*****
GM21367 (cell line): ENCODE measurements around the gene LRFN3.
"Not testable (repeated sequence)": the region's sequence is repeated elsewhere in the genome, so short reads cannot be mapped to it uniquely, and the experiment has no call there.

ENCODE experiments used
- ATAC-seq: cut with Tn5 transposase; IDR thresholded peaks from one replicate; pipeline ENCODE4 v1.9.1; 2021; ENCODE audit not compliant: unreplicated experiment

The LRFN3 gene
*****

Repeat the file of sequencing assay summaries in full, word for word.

GM21367 (cell line): ENCODE measurements around the gene LRFN3.
"Not testable (repeated sequence)": the region's sequence is repeated elsewhere in the genome, so short reads cannot be mapped to it uniquely, and the experiment has no call there.

ENCODE experiments used
- ATAC-seq: cut with Tn5 transposase; IDR thresholded peaks from one replicate; pipeline ENCODE4 v1.9.1; 2021; ENCODE audit not compliant: unreplicated experiment

The LRFN3 gene